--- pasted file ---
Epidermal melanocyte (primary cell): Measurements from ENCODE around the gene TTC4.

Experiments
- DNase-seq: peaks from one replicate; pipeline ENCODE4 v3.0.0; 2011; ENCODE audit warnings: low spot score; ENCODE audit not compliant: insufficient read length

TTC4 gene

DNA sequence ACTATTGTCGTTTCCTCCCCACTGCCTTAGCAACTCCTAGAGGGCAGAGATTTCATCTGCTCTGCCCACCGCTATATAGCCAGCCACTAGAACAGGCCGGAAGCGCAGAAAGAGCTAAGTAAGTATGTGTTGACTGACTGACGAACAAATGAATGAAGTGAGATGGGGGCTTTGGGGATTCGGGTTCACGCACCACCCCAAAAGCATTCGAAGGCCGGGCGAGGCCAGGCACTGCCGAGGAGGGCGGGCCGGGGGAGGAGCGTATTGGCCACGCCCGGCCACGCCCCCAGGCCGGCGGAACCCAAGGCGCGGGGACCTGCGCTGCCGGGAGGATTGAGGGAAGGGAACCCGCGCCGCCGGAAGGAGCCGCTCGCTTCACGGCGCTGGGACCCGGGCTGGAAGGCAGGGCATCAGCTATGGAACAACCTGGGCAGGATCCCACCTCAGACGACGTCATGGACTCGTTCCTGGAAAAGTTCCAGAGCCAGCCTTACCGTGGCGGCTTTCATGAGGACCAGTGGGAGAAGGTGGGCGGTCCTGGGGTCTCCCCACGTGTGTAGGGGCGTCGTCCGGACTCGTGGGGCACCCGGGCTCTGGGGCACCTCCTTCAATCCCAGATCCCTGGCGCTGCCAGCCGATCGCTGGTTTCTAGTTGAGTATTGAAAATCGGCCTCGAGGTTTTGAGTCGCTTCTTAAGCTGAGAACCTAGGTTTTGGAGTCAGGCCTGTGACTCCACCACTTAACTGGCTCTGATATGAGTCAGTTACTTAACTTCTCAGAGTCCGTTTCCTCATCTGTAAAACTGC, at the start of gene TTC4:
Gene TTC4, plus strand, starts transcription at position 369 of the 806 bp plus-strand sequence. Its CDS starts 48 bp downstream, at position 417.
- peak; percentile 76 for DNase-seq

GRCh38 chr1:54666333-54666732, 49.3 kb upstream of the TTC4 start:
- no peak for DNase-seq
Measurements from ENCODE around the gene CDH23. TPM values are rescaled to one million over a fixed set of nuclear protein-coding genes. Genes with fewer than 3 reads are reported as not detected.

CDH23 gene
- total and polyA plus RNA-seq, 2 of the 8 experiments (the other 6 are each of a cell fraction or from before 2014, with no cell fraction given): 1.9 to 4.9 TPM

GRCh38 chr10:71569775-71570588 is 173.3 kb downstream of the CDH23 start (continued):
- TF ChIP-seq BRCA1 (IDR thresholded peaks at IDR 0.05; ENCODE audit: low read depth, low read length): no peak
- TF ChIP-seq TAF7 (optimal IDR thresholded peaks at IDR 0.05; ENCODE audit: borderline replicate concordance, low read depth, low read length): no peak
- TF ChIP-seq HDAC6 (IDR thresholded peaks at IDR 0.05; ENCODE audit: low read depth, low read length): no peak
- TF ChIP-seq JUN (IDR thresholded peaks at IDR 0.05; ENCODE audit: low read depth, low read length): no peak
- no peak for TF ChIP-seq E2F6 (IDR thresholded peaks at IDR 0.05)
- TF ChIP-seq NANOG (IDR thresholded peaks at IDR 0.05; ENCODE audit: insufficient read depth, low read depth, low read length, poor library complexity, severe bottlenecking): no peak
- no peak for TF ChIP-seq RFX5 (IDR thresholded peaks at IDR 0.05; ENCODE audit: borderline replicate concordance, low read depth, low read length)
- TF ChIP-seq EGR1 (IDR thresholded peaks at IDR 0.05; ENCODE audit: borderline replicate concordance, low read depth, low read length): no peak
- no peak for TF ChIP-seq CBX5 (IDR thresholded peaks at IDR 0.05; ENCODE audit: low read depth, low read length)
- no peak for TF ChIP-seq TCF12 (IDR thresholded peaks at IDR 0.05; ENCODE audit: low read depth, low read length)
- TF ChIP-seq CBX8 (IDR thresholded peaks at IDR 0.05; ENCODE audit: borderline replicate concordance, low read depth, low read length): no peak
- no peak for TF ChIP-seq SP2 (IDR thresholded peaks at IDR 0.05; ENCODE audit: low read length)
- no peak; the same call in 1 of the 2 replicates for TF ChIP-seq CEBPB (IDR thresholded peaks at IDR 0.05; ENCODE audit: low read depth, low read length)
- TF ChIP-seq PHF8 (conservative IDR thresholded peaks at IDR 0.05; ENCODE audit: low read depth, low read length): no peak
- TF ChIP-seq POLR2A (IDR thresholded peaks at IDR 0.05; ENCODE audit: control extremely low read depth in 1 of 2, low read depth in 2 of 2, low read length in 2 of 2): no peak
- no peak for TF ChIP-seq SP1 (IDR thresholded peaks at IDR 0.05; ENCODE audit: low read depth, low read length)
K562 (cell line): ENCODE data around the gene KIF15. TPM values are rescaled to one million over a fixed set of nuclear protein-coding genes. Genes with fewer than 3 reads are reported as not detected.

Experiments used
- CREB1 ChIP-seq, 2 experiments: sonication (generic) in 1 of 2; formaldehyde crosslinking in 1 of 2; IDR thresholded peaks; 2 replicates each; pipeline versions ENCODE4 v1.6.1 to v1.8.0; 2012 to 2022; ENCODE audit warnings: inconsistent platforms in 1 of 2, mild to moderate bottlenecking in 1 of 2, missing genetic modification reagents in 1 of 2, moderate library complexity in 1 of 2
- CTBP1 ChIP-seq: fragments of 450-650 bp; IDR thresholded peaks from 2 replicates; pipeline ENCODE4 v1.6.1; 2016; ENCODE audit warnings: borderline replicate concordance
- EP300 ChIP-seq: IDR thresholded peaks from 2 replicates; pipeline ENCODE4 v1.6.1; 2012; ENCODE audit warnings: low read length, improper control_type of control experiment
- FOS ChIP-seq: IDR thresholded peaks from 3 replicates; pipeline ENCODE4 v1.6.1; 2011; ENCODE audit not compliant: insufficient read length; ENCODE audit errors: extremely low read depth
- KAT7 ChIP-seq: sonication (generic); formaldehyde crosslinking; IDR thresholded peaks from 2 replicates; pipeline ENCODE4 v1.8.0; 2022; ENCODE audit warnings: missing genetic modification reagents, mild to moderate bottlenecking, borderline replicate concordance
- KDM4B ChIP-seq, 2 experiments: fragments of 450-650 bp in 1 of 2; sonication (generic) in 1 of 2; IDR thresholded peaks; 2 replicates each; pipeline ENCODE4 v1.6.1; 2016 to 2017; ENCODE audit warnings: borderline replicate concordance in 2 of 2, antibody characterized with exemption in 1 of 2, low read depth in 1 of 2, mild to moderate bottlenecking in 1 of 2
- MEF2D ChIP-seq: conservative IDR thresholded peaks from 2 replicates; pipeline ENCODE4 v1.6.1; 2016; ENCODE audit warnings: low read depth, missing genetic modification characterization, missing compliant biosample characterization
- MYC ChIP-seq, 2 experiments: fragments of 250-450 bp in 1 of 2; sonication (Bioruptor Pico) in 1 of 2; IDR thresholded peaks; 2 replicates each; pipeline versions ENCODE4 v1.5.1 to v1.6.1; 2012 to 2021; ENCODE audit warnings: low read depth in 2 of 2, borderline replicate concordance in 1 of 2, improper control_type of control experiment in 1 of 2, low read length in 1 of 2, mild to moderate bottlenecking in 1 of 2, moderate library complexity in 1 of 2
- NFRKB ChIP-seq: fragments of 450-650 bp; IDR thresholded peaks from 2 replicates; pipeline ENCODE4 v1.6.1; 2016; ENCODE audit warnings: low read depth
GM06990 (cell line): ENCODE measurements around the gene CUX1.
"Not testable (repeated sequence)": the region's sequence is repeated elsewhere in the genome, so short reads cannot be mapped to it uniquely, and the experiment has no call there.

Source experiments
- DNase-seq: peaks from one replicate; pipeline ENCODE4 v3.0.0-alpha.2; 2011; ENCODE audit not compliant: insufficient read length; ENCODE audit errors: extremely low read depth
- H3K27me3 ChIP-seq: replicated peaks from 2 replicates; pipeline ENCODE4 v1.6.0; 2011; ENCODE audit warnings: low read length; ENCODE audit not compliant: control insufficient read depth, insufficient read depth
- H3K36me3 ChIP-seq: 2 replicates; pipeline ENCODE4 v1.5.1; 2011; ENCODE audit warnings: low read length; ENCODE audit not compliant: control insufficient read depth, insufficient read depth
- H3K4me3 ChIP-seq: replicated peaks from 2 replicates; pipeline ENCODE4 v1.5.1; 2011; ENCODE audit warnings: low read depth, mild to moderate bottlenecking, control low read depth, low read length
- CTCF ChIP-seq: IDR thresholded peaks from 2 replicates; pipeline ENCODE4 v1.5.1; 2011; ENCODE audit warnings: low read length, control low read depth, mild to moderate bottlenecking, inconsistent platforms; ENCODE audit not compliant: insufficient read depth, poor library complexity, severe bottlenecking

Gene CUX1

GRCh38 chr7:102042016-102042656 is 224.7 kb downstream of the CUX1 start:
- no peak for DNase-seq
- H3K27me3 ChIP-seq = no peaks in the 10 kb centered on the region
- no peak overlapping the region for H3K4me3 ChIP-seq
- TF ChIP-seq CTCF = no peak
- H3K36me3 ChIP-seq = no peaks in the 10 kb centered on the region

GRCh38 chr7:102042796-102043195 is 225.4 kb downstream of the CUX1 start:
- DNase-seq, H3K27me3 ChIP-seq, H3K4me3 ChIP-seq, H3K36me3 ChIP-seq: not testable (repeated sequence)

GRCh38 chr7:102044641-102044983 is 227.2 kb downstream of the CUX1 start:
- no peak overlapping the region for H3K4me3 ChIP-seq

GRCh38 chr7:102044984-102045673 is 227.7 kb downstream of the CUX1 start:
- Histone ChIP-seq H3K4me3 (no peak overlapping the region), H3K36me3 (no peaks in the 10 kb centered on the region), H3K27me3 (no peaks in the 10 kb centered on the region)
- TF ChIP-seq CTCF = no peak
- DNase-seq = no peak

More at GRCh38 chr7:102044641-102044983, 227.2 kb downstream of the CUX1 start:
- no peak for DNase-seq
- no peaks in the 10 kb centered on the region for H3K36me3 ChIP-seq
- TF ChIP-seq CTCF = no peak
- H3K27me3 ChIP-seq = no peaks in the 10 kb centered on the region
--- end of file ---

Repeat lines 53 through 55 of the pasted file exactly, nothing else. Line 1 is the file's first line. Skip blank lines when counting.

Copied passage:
- no peak overlapping the region for H3K4me3 ChIP-seq
- TF ChIP-seq CTCF = no peak
- H3K36me3 ChIP-seq = no peaks in the 10 kb centered on the region